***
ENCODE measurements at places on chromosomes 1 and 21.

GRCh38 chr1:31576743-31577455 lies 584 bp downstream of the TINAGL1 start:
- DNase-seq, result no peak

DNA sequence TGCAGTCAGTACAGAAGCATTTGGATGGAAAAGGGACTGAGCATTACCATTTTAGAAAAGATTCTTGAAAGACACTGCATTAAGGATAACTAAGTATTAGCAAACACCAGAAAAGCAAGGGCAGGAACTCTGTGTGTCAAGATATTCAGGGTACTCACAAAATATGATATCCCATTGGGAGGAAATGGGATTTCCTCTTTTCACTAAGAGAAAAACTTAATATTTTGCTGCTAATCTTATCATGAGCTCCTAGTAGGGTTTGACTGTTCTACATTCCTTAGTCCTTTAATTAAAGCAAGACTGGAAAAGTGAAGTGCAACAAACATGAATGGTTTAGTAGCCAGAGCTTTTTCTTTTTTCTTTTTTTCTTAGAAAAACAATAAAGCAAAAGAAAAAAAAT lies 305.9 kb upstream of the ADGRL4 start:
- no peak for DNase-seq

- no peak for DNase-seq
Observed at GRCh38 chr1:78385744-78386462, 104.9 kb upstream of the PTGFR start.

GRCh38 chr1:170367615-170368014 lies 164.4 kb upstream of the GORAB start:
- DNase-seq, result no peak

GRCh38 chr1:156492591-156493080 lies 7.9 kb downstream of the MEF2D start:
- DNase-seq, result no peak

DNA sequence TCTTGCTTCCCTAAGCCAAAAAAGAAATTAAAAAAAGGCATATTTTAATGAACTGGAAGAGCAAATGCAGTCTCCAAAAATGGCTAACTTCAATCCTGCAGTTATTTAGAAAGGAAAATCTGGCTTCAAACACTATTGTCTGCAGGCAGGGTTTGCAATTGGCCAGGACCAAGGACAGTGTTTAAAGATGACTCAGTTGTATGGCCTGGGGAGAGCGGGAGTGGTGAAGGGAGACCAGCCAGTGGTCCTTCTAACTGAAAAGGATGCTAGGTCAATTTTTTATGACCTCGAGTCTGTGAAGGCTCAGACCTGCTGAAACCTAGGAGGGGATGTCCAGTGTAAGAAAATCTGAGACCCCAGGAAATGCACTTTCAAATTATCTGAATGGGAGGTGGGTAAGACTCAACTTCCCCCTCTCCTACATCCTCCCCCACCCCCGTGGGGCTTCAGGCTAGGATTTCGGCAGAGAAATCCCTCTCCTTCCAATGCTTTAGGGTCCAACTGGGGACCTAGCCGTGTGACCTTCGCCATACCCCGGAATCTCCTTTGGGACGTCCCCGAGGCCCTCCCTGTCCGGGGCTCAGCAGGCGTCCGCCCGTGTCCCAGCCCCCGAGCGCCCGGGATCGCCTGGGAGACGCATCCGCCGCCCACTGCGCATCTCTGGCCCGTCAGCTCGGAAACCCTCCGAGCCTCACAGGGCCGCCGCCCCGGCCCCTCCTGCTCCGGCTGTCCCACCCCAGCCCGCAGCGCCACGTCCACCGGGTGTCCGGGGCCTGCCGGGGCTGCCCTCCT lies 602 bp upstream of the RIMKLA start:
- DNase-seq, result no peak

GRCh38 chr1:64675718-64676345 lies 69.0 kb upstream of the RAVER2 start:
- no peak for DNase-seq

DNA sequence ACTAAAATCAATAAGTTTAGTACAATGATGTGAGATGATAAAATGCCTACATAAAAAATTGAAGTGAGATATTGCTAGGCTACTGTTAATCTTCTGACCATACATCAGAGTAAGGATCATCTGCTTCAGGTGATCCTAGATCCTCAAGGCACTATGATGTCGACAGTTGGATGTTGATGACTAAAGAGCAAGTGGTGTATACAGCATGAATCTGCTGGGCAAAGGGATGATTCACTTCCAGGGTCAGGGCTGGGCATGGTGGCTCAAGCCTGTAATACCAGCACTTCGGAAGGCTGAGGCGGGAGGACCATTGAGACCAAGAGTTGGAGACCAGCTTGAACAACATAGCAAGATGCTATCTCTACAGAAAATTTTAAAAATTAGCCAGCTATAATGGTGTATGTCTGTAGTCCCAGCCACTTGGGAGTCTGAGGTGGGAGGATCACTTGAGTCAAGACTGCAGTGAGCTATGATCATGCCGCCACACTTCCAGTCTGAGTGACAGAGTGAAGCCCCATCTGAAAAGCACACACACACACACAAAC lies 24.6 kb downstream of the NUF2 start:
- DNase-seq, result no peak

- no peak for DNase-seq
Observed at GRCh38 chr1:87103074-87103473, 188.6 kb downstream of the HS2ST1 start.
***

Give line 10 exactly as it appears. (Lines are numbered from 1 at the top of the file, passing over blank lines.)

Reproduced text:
GRCh38 chr1:156492591-156493080 lies 7.9 kb downstream of the MEF2D start: